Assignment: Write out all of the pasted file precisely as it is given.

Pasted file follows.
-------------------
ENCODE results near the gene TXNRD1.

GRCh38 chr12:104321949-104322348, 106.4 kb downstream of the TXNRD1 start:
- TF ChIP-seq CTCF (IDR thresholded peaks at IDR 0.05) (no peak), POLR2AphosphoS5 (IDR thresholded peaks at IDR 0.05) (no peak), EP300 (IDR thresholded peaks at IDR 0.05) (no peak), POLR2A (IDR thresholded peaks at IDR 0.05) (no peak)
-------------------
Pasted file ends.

ENCODE results near the gene TXNRD1.

GRCh38 chr12:104321949-104322348, 106.4 kb downstream of the TXNRD1 start:
- TF ChIP-seq CTCF (IDR thresholded peaks at IDR 0.05) (no peak), POLR2AphosphoS5 (IDR thresholded peaks at IDR 0.05) (no peak), EP300 (IDR thresholded peaks at IDR 0.05) (no peak), POLR2A (IDR thresholded peaks at IDR 0.05) (no peak)